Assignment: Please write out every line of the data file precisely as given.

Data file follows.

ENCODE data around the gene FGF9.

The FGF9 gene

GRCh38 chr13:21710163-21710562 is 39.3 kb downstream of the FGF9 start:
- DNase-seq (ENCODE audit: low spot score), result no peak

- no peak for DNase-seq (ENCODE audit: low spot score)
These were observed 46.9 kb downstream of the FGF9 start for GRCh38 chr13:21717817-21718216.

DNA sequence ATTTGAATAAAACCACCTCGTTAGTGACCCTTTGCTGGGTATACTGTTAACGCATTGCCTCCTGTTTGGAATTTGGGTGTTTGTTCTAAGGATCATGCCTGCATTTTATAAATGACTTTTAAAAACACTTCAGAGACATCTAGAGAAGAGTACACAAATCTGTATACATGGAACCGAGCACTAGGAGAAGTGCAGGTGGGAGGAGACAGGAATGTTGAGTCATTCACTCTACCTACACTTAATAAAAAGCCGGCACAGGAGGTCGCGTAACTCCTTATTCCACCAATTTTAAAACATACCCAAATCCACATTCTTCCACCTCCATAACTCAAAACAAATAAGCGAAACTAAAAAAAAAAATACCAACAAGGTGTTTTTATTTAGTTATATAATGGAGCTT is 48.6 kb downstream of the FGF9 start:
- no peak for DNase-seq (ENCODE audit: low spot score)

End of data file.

ENCODE data around the gene FGF9.

The FGF9 gene

GRCh38 chr13:21710163-21710562 is 39.3 kb downstream of the FGF9 start:
- DNase-seq (ENCODE audit: low spot score), result no peak

- no peak for DNase-seq (ENCODE audit: low spot score)
These were observed 46.9 kb downstream of the FGF9 start for GRCh38 chr13:21717817-21718216.

DNA sequence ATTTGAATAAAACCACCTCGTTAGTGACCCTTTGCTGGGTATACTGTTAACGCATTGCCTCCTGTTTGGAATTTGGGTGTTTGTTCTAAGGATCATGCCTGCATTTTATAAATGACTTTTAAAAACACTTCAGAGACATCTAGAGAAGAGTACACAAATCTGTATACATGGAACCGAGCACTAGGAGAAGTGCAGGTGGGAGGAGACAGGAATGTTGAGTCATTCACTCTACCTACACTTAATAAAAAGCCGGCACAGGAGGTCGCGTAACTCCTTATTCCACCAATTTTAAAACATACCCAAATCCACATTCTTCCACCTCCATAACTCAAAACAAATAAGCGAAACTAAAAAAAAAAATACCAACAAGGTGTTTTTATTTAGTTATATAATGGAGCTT is 48.6 kb downstream of the FGF9 start:
- no peak for DNase-seq (ENCODE audit: low spot score)